This question is key in today’s security world, when focusing on security cameras. As part of the IoT world, security cameras of today are playing important roles not only in the security area, but also in providing intelligence to accelerate operational efficiency and decision-making in many other business areas. As they become smarter and more complex, their cybersecurity risks also grow. In recent years, the world experienced several examples of cybersecurity incidents with cameras, with the “Mirai Botnet” as one of the most well-known examples. Mirai malware took advantage of insecure IoT devices in a simple but clever way. It scanned the internet for open Telnet ports, then attempted to log in with default passwords. In this way, it was able to amass a botnet army, using the computer power of millions of cameras with default passwords worldwide.

The Mirai Botnet took place in 2016 and, luckily, the cybersecurity of IoT devices has improved significantly since then. But, some things are still the same and/or cannot be changed. Mikko Hypponen, a Finnish cyber evangelist, is well-known because of his statement: “If a device is smart, it’s vulnerable!”. He shows with this statement that all devices that consist of hard- and software, and are connected to the internet, are insecure (and therefore ‘hackable’). Athough he made this statement some years ago, it is still true and very relevant – an example of something that hasn’t changed.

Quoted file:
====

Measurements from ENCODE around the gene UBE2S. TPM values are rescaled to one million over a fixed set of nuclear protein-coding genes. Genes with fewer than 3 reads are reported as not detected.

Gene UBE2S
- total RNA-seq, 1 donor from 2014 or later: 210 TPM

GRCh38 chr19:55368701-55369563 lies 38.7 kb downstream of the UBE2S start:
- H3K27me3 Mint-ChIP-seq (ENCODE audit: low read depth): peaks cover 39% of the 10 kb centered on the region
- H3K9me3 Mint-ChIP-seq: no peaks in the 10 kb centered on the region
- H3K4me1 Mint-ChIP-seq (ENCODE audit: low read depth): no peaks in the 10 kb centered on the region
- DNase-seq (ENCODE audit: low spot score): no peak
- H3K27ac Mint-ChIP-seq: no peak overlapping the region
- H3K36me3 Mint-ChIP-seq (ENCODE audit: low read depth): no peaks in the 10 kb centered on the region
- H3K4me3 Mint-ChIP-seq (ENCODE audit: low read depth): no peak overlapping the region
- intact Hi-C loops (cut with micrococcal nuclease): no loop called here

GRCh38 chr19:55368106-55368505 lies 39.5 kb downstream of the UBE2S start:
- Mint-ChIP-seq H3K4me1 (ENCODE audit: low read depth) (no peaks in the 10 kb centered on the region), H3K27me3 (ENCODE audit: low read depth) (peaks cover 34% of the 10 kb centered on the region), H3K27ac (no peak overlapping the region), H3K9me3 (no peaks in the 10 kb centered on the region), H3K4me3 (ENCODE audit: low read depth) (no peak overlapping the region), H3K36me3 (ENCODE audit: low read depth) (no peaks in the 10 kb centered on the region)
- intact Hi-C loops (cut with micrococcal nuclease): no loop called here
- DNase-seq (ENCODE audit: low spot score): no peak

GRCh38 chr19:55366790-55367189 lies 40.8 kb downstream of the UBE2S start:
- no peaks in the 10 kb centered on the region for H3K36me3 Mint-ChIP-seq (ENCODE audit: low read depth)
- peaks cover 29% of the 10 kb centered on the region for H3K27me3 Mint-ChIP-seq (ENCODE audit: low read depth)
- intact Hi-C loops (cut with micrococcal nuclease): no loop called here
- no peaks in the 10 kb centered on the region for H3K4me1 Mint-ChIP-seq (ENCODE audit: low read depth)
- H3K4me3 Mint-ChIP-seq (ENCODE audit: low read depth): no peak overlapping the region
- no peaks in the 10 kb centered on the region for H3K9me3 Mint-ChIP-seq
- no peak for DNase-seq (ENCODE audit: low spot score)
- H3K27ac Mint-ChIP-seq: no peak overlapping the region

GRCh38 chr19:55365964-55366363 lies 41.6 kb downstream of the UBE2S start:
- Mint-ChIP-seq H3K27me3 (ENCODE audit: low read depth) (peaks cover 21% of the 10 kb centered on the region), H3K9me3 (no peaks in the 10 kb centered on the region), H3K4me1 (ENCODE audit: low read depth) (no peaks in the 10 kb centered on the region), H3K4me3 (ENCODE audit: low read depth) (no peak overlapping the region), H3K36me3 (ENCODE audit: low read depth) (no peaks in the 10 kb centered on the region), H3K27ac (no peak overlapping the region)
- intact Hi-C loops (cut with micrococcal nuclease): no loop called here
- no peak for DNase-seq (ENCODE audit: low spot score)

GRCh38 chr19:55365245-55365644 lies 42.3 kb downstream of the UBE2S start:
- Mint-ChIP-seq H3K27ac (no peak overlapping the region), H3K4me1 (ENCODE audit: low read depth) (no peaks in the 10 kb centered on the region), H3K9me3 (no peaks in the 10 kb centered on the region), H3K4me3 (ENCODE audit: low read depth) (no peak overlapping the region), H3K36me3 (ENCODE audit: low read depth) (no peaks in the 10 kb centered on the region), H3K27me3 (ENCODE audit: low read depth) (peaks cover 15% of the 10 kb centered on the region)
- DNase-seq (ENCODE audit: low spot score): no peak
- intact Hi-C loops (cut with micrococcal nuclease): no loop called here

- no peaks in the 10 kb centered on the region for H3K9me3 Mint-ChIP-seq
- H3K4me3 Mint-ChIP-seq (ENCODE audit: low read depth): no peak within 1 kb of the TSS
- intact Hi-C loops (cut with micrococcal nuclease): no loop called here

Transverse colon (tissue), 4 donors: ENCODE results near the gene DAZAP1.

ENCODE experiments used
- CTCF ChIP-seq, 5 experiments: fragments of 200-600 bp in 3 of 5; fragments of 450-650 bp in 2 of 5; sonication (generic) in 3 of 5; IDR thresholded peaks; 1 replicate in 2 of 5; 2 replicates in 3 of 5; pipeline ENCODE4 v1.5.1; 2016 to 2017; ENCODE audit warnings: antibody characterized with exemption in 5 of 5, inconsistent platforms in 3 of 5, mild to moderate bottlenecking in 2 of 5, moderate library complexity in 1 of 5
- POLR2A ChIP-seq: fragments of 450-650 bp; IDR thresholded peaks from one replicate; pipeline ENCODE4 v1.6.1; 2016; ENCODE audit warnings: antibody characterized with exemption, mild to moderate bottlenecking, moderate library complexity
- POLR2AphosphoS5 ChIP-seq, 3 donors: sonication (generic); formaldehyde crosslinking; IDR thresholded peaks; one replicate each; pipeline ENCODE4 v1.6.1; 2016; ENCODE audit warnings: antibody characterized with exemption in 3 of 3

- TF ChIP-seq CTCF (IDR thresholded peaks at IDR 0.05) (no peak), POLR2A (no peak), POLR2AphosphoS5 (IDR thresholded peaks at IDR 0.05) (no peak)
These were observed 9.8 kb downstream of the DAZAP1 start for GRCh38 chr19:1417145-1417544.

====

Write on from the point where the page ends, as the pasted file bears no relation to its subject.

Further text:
These technological developments provide incredible innovative security capabilities, but also serious digital risks. The cameras consist of advanced hard- and software components that are produced both in-house and by third parties. Because of this complexity, such a camera can be seen as a kind of ecosystem on its own and it’s extremely challenging to protect it holistically against the things that could possibly go wrong in this ecosystem. A camera becomes an interesting and inviting attack surface for the ‘bad guys’.